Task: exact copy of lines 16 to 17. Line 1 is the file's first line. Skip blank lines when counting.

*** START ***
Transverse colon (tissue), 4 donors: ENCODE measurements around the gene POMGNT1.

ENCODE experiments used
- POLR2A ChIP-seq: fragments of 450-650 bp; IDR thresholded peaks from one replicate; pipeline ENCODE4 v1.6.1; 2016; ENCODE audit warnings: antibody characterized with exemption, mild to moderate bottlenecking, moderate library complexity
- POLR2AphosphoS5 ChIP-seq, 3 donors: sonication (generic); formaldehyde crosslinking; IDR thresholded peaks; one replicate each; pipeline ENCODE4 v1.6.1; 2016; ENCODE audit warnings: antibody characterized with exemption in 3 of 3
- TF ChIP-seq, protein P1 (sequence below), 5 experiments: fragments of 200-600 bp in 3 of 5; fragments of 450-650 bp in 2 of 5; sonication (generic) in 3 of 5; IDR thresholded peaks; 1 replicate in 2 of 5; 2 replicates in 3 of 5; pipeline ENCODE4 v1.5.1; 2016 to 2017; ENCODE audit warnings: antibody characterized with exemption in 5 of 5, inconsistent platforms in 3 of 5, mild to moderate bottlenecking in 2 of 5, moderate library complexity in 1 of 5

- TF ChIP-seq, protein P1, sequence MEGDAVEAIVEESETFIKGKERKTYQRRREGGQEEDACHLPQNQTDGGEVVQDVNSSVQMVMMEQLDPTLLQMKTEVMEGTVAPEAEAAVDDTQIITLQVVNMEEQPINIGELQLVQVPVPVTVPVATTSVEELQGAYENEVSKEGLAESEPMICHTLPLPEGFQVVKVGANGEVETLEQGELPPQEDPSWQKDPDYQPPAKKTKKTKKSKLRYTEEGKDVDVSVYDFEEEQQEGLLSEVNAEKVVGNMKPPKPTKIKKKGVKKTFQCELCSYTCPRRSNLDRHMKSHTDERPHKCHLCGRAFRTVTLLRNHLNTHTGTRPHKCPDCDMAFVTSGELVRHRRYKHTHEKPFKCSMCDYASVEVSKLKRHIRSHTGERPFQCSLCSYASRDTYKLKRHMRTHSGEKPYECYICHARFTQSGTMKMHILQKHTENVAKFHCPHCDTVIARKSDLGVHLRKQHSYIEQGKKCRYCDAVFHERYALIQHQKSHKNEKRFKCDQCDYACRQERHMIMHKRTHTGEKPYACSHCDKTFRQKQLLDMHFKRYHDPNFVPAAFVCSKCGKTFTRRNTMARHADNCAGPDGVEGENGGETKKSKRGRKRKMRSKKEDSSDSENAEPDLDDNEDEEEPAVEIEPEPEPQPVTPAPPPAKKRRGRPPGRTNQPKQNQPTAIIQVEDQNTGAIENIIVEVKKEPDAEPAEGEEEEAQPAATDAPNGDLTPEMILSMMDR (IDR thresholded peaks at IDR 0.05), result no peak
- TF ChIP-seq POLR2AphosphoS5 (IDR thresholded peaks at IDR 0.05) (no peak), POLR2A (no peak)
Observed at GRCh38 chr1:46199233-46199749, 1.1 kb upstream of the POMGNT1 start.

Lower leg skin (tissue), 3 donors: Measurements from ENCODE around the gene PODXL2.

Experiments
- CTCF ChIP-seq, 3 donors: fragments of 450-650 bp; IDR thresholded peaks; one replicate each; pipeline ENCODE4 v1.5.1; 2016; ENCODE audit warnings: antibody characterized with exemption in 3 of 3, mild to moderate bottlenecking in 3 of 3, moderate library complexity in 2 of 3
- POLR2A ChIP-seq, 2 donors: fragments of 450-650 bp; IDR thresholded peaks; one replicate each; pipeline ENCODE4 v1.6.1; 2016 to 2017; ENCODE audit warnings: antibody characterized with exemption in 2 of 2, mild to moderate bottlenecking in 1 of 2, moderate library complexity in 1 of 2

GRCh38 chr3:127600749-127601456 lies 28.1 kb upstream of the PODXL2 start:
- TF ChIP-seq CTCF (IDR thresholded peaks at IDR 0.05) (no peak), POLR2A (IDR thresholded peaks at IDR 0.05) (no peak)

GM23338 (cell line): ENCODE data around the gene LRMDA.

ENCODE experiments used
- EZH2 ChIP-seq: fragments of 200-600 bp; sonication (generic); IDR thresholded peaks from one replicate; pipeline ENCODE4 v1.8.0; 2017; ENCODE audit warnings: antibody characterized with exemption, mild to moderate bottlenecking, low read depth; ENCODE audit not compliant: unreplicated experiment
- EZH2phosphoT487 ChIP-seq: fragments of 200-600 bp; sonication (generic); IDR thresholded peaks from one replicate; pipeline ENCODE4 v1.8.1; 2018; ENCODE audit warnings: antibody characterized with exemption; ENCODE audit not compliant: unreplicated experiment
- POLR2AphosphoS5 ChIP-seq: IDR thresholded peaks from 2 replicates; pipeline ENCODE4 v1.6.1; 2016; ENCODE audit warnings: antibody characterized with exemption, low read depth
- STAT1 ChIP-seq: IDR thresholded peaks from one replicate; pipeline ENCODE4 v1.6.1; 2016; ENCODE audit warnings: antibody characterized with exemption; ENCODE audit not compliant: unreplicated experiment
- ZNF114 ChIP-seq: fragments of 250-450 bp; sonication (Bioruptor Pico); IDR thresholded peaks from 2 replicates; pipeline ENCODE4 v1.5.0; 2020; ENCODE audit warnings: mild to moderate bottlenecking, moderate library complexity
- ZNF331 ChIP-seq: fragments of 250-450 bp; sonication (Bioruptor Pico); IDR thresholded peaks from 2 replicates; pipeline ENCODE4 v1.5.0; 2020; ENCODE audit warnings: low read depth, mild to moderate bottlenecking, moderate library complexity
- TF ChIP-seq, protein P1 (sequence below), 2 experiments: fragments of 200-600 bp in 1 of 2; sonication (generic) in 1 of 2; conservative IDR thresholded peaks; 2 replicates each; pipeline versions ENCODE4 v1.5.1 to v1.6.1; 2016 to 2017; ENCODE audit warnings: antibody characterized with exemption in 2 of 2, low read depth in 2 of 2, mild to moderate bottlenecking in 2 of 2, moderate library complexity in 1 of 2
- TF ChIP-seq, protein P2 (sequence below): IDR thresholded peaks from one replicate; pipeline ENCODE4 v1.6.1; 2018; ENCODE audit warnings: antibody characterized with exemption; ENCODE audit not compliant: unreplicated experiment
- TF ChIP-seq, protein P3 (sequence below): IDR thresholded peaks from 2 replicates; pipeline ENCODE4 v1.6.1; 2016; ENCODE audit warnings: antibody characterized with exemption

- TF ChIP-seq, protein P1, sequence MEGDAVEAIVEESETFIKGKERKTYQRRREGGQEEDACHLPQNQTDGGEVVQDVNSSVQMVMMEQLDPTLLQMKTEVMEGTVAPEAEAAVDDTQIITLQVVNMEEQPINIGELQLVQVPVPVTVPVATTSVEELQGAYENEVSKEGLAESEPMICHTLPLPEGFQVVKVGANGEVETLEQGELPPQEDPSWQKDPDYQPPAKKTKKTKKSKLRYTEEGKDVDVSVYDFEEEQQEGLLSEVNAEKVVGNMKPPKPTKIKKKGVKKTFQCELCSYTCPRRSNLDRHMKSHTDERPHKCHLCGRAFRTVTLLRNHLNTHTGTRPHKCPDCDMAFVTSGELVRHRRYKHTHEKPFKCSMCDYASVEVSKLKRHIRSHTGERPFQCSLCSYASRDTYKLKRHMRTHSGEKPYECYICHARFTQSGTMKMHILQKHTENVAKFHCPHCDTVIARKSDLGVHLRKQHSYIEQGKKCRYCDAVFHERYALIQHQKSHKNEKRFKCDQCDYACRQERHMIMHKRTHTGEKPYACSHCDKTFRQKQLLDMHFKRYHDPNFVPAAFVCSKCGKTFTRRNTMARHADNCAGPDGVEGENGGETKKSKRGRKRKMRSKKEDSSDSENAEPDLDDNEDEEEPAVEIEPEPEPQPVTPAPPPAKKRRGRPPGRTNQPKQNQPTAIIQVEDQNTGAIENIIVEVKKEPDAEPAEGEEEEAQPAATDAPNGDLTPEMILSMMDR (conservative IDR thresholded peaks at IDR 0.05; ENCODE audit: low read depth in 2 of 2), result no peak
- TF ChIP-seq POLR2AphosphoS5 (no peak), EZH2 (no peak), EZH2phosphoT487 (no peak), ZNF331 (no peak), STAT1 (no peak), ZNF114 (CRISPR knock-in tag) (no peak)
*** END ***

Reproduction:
ENCODE experiments used
- EZH2 ChIP-seq: fragments of 200-600 bp; sonication (generic); IDR thresholded peaks from one replicate; pipeline ENCODE4 v1.8.0; 2017; ENCODE audit warnings: antibody characterized with exemption, mild to moderate bottlenecking, low read depth; ENCODE audit not compliant: unreplicated experiment